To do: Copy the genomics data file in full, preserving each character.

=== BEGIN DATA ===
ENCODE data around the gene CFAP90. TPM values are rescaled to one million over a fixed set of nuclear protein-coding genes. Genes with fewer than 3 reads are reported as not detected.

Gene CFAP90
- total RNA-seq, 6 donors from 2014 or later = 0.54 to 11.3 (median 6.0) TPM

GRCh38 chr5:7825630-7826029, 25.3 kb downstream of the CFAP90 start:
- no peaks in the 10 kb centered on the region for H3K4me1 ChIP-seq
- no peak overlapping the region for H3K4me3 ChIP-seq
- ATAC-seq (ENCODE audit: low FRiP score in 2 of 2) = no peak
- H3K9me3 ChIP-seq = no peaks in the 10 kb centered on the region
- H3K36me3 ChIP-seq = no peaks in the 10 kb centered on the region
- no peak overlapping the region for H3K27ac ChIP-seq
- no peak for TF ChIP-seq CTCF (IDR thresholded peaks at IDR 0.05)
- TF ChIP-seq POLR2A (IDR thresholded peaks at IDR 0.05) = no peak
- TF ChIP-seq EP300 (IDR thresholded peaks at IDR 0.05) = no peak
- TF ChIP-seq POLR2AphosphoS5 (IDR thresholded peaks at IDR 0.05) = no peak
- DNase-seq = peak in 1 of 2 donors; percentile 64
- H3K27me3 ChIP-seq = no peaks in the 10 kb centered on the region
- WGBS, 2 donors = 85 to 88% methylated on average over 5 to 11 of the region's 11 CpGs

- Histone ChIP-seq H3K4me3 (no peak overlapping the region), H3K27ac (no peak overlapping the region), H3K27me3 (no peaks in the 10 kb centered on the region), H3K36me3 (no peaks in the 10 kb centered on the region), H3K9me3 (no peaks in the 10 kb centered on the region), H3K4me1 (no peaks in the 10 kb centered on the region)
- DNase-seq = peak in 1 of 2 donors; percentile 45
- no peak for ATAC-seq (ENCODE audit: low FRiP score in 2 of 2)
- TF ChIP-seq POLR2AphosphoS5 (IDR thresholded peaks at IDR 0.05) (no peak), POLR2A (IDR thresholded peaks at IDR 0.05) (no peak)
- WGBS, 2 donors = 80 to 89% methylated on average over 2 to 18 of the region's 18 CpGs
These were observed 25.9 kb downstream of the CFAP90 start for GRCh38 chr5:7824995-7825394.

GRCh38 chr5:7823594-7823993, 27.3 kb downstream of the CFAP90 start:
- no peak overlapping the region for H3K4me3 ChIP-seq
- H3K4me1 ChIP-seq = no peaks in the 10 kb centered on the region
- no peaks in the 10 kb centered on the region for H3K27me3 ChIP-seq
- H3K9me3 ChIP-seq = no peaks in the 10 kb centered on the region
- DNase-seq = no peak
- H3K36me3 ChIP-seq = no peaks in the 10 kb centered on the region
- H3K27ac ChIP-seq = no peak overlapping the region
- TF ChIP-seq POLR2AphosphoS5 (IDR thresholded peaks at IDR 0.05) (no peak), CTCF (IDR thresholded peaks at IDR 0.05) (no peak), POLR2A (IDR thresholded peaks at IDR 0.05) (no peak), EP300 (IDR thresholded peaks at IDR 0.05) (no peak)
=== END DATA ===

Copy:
ENCODE data around the gene CFAP90. TPM values are rescaled to one million over a fixed set of nuclear protein-coding genes. Genes with fewer than 3 reads are reported as not detected.

Gene CFAP90
- total RNA-seq, 6 donors from 2014 or later = 0.54 to 11.3 (median 6.0) TPM

GRCh38 chr5:7825630-7826029, 25.3 kb downstream of the CFAP90 start:
- no peaks in the 10 kb centered on the region for H3K4me1 ChIP-seq
- no peak overlapping the region for H3K4me3 ChIP-seq
- ATAC-seq (ENCODE audit: low FRiP score in 2 of 2) = no peak
- H3K9me3 ChIP-seq = no peaks in the 10 kb centered on the region
- H3K36me3 ChIP-seq = no peaks in the 10 kb centered on the region
- no peak overlapping the region for H3K27ac ChIP-seq
- no peak for TF ChIP-seq CTCF (IDR thresholded peaks at IDR 0.05)
- TF ChIP-seq POLR2A (IDR thresholded peaks at IDR 0.05) = no peak
- TF ChIP-seq EP300 (IDR thresholded peaks at IDR 0.05) = no peak
- TF ChIP-seq POLR2AphosphoS5 (IDR thresholded peaks at IDR 0.05) = no peak
- DNase-seq = peak in 1 of 2 donors; percentile 64
- H3K27me3 ChIP-seq = no peaks in the 10 kb centered on the region
- WGBS, 2 donors = 85 to 88% methylated on average over 5 to 11 of the region's 11 CpGs

- Histone ChIP-seq H3K4me3 (no peak overlapping the region), H3K27ac (no peak overlapping the region), H3K27me3 (no peaks in the 10 kb centered on the region), H3K36me3 (no peaks in the 10 kb centered on the region), H3K9me3 (no peaks in the 10 kb centered on the region), H3K4me1 (no peaks in the 10 kb centered on the region)
- DNase-seq = peak in 1 of 2 donors; percentile 45
- no peak for ATAC-seq (ENCODE audit: low FRiP score in 2 of 2)
- TF ChIP-seq POLR2AphosphoS5 (IDR thresholded peaks at IDR 0.05) (no peak), POLR2A (IDR thresholded peaks at IDR 0.05) (no peak)
- WGBS, 2 donors = 80 to 89% methylated on average over 2 to 18 of the region's 18 CpGs
These were observed 25.9 kb downstream of the CFAP90 start for GRCh38 chr5:7824995-7825394.

GRCh38 chr5:7823594-7823993, 27.3 kb downstream of the CFAP90 start:
- no peak overlapping the region for H3K4me3 ChIP-seq
- H3K4me1 ChIP-seq = no peaks in the 10 kb centered on the region
- no peaks in the 10 kb centered on the region for H3K27me3 ChIP-seq
- H3K9me3 ChIP-seq = no peaks in the 10 kb centered on the region
- DNase-seq = no peak
- H3K36me3 ChIP-seq = no peaks in the 10 kb centered on the region
- H3K27ac ChIP-seq = no peak overlapping the region
- TF ChIP-seq POLR2AphosphoS5 (IDR thresholded peaks at IDR 0.05) (no peak), CTCF (IDR thresholded peaks at IDR 0.05) (no peak), POLR2A (IDR thresholded peaks at IDR 0.05) (no peak), EP300 (IDR thresholded peaks at IDR 0.05) (no peak)